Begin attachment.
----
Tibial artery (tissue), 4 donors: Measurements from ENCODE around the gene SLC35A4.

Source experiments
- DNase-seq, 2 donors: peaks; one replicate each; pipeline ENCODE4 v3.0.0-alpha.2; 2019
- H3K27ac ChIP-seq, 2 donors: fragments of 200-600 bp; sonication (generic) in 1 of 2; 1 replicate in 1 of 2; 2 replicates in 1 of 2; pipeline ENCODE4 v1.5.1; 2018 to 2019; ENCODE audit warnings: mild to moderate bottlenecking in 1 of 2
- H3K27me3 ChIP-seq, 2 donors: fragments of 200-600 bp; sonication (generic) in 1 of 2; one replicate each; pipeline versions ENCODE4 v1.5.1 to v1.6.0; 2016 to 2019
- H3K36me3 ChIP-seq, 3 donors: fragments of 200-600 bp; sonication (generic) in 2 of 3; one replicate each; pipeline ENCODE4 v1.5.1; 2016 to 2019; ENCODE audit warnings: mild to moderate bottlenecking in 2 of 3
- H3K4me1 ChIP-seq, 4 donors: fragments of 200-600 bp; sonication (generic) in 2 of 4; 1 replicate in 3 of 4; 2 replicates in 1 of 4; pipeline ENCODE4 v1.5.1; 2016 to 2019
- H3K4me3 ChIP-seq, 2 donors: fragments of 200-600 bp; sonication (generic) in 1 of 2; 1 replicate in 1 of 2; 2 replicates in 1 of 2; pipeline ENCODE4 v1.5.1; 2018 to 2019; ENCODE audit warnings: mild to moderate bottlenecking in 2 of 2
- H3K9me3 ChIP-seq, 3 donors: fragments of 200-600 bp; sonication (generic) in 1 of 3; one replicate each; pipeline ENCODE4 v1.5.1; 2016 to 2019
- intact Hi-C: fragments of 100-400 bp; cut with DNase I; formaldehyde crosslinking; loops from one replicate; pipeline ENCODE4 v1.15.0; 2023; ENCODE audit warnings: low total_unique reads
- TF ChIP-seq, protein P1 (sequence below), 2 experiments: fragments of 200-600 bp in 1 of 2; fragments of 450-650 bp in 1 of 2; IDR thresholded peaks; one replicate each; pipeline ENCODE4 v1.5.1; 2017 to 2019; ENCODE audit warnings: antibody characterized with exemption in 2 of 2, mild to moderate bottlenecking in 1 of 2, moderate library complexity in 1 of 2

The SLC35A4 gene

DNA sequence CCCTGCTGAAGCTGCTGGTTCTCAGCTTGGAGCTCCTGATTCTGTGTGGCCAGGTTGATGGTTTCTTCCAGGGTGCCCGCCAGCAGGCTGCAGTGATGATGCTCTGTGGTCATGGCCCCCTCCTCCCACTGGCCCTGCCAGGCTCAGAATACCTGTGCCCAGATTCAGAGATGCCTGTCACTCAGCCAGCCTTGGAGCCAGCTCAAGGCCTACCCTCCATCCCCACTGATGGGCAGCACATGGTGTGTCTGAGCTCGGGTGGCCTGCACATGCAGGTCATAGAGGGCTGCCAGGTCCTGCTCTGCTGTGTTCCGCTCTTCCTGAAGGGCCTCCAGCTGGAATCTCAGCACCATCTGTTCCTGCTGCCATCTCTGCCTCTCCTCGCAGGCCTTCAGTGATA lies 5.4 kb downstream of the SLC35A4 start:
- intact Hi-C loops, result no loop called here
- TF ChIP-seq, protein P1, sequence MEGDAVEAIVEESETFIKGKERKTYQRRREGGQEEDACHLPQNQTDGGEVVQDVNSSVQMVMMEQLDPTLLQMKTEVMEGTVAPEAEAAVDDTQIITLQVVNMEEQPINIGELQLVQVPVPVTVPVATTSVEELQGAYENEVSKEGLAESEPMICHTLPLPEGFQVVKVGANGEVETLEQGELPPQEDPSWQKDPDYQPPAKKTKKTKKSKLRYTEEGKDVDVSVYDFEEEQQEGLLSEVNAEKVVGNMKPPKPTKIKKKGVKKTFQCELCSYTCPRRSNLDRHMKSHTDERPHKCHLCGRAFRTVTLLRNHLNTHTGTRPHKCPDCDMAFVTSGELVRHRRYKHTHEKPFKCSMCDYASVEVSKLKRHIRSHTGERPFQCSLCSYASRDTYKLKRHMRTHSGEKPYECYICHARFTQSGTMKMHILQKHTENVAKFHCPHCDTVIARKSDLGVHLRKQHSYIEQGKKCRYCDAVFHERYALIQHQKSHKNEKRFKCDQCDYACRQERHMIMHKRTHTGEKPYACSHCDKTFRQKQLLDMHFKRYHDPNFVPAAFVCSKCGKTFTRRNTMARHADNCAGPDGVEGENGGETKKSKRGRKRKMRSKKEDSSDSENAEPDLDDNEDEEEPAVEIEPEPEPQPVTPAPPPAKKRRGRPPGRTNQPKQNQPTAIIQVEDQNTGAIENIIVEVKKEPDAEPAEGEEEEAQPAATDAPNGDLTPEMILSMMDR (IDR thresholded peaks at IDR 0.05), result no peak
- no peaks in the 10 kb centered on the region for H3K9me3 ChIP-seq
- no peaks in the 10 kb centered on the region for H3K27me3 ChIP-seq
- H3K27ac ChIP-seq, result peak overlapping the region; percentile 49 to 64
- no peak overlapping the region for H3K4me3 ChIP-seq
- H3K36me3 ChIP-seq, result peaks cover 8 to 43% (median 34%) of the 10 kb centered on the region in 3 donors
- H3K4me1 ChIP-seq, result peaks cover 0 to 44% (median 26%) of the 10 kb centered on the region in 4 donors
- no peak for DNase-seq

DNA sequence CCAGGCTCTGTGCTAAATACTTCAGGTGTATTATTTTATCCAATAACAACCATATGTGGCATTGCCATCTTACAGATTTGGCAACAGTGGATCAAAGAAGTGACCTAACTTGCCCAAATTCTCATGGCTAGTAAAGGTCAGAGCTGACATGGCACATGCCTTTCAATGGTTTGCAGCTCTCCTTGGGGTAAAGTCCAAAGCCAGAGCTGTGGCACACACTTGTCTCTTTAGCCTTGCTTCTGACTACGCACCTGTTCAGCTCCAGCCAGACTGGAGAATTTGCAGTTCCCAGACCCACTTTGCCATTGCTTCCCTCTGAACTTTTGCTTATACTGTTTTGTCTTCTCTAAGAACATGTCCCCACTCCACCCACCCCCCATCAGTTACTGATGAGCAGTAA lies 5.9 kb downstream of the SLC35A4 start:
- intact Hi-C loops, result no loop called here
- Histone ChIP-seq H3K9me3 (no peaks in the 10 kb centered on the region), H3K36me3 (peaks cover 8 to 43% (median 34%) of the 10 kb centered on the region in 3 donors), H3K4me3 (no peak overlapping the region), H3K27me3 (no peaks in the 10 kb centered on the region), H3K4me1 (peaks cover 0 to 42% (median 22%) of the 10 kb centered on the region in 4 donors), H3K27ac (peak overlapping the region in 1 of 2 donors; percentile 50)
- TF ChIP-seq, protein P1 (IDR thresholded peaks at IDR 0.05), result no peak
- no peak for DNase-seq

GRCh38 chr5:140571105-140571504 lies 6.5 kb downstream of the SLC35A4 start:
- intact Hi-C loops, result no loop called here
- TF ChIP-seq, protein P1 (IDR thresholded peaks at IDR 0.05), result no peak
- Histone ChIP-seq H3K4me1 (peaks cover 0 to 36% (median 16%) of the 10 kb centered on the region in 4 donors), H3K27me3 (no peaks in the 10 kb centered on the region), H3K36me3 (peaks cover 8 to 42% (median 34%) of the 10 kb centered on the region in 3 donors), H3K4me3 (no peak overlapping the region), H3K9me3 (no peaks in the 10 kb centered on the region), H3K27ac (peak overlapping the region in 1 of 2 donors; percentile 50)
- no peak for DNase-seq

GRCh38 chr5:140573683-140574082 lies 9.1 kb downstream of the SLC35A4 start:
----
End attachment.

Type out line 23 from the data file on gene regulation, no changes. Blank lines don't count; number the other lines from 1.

DNA sequence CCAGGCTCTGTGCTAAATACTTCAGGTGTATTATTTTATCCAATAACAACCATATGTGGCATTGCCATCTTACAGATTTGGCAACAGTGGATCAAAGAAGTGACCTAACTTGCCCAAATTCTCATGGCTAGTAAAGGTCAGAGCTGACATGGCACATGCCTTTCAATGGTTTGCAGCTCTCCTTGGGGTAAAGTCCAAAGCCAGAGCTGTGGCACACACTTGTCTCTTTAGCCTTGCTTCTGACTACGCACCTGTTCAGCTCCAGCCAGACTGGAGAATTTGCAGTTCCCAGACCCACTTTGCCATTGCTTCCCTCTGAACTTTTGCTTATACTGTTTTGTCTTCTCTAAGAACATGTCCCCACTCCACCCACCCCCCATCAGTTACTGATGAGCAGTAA lies 5.9 kb downstream of the SLC35A4 start: